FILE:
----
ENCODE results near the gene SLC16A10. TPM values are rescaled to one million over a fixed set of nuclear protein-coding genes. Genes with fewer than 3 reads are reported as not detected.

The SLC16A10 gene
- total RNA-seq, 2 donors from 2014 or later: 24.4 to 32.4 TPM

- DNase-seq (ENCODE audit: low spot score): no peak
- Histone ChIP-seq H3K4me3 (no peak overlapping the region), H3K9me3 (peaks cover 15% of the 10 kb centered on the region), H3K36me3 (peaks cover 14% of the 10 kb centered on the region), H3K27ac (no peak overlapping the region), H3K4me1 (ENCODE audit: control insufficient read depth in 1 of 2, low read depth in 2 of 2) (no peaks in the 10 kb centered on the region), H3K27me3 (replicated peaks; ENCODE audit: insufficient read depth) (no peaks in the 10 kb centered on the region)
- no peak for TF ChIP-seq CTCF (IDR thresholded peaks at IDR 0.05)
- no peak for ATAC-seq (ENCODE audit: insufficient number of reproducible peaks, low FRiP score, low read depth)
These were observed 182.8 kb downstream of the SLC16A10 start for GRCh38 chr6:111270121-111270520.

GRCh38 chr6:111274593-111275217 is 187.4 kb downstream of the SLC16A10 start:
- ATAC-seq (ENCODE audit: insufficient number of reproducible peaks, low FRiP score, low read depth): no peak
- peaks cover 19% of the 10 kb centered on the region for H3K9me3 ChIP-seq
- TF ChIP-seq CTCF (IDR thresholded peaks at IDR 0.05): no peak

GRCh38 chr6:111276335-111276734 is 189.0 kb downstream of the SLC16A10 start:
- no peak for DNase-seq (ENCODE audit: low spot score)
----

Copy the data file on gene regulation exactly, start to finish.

ENCODE results near the gene SLC16A10. TPM values are rescaled to one million over a fixed set of nuclear protein-coding genes. Genes with fewer than 3 reads are reported as not detected.

The SLC16A10 gene
- total RNA-seq, 2 donors from 2014 or later: 24.4 to 32.4 TPM

- DNase-seq (ENCODE audit: low spot score): no peak
- Histone ChIP-seq H3K4me3 (no peak overlapping the region), H3K9me3 (peaks cover 15% of the 10 kb centered on the region), H3K36me3 (peaks cover 14% of the 10 kb centered on the region), H3K27ac (no peak overlapping the region), H3K4me1 (ENCODE audit: control insufficient read depth in 1 of 2, low read depth in 2 of 2) (no peaks in the 10 kb centered on the region), H3K27me3 (replicated peaks; ENCODE audit: insufficient read depth) (no peaks in the 10 kb centered on the region)
- no peak for TF ChIP-seq CTCF (IDR thresholded peaks at IDR 0.05)
- no peak for ATAC-seq (ENCODE audit: insufficient number of reproducible peaks, low FRiP score, low read depth)
These were observed 182.8 kb downstream of the SLC16A10 start for GRCh38 chr6:111270121-111270520.

GRCh38 chr6:111274593-111275217 is 187.4 kb downstream of the SLC16A10 start:
- ATAC-seq (ENCODE audit: insufficient number of reproducible peaks, low FRiP score, low read depth): no peak
- peaks cover 19% of the 10 kb centered on the region for H3K9me3 ChIP-seq
- TF ChIP-seq CTCF (IDR thresholded peaks at IDR 0.05): no peak

GRCh38 chr6:111276335-111276734 is 189.0 kb downstream of the SLC16A10 start:
- no peak for DNase-seq (ENCODE audit: low spot score)